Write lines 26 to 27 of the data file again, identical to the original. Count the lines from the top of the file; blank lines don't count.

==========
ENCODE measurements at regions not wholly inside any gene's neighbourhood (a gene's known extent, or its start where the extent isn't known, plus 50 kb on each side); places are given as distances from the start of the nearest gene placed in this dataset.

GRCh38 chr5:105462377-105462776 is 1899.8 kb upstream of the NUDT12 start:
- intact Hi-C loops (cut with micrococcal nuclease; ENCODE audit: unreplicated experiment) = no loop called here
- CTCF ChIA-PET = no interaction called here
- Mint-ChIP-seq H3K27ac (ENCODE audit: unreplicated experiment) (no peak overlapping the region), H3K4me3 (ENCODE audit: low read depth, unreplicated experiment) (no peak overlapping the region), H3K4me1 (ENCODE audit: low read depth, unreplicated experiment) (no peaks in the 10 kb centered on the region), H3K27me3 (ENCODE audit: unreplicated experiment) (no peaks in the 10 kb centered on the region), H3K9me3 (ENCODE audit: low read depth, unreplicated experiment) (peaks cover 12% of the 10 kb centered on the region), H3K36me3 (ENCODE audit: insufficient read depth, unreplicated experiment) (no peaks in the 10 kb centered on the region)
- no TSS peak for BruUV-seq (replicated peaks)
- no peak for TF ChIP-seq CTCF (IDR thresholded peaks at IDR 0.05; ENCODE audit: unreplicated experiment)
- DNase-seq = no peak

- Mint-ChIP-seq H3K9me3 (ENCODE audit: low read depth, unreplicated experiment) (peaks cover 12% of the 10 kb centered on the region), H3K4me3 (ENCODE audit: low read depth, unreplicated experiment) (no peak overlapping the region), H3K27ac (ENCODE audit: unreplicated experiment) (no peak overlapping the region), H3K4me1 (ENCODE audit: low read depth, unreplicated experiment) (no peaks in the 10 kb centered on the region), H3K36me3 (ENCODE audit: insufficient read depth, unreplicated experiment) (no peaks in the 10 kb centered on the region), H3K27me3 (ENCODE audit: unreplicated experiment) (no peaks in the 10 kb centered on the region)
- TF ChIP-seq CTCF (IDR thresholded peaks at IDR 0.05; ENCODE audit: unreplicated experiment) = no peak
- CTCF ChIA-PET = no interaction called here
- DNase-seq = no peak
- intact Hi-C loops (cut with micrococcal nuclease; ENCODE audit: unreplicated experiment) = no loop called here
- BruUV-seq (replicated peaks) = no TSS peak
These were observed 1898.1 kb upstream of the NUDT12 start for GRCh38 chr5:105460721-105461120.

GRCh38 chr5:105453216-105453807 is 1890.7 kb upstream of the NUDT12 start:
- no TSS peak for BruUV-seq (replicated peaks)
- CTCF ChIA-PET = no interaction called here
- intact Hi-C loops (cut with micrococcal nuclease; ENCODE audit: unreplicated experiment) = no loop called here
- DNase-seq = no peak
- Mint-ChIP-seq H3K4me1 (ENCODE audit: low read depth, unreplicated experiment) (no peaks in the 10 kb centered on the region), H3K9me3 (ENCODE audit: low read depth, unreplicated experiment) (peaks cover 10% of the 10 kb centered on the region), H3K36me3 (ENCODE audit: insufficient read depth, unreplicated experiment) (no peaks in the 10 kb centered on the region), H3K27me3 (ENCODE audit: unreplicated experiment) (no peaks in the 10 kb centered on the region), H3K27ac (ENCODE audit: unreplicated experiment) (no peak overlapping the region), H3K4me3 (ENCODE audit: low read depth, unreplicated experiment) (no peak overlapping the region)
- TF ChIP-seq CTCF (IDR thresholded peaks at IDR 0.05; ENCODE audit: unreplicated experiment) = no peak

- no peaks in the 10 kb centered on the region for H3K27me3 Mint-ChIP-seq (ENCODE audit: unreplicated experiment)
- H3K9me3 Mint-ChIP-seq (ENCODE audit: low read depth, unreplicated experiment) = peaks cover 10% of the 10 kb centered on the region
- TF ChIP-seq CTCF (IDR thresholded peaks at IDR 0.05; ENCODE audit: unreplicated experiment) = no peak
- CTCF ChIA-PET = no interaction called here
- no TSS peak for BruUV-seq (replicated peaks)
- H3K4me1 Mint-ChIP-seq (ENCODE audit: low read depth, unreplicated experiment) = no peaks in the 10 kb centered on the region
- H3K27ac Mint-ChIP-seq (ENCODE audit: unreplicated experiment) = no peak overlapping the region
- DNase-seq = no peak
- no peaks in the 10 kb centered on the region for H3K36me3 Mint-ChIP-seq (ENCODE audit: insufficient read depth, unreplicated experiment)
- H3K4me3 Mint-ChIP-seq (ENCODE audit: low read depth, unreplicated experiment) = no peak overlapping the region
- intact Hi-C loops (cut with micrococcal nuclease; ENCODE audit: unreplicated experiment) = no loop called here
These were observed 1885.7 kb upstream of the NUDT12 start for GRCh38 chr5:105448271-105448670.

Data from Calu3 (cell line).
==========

- CTCF ChIA-PET = no interaction called here
- no TSS peak for BruUV-seq (replicated peaks)